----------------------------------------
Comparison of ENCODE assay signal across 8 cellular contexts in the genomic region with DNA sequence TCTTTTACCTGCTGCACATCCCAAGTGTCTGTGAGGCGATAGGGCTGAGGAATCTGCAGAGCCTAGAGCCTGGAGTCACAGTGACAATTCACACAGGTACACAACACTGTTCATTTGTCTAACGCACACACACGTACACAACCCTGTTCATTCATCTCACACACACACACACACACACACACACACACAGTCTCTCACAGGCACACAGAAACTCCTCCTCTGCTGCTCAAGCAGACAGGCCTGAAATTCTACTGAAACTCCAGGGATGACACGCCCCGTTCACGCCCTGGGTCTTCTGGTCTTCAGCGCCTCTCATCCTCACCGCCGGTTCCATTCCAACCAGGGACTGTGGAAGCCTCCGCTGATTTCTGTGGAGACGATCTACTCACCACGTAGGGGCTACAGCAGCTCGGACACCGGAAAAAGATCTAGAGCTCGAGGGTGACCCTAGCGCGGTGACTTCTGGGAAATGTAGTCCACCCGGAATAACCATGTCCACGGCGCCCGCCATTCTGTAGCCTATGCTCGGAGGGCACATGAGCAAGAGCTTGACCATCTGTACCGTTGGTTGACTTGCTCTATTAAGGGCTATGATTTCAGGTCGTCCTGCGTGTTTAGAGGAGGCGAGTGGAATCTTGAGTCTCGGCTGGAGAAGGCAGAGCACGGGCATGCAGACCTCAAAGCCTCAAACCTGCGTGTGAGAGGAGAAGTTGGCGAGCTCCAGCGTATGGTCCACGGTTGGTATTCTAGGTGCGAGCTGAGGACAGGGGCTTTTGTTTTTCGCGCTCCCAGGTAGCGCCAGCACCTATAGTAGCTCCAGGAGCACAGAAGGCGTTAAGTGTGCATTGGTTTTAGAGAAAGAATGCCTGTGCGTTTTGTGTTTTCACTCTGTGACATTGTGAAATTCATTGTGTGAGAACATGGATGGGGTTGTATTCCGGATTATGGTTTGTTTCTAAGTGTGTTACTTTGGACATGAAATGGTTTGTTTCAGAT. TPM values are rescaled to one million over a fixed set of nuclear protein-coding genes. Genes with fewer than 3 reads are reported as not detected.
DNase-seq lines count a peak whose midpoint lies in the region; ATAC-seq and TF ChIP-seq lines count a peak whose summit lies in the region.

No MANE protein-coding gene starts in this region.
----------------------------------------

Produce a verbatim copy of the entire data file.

Comparison of ENCODE assay signal across 8 cellular contexts in the genomic region with DNA sequence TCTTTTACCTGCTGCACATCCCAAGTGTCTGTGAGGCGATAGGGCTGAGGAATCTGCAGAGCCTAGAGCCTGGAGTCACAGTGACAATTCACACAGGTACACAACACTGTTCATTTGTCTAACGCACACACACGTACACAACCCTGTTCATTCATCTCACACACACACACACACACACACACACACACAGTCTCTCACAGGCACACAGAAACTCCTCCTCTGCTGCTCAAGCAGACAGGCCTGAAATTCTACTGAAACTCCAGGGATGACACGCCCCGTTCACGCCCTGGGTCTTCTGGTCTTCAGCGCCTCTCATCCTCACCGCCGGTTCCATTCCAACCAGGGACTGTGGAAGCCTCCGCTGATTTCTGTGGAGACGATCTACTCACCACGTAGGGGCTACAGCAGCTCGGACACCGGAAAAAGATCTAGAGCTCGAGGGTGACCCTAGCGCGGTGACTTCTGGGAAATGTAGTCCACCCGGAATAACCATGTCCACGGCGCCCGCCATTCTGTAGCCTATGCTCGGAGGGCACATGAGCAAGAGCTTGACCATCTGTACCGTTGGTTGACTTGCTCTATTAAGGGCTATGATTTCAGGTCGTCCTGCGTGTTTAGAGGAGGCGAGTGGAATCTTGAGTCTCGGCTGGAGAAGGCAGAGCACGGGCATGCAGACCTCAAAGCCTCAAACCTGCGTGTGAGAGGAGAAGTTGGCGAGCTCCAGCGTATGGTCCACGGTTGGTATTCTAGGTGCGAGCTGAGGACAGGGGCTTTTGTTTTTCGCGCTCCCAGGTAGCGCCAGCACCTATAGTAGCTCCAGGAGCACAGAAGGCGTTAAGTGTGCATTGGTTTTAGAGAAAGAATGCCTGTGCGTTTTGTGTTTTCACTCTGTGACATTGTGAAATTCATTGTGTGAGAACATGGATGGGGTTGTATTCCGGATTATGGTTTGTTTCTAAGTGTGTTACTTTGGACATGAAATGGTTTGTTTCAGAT. TPM values are rescaled to one million over a fixed set of nuclear protein-coding genes. Genes with fewer than 3 reads are reported as not detected.
DNase-seq lines count a peak whose midpoint lies in the region; ATAC-seq and TF ChIP-seq lines count a peak whose summit lies in the region.

No MANE protein-coding gene starts in this region.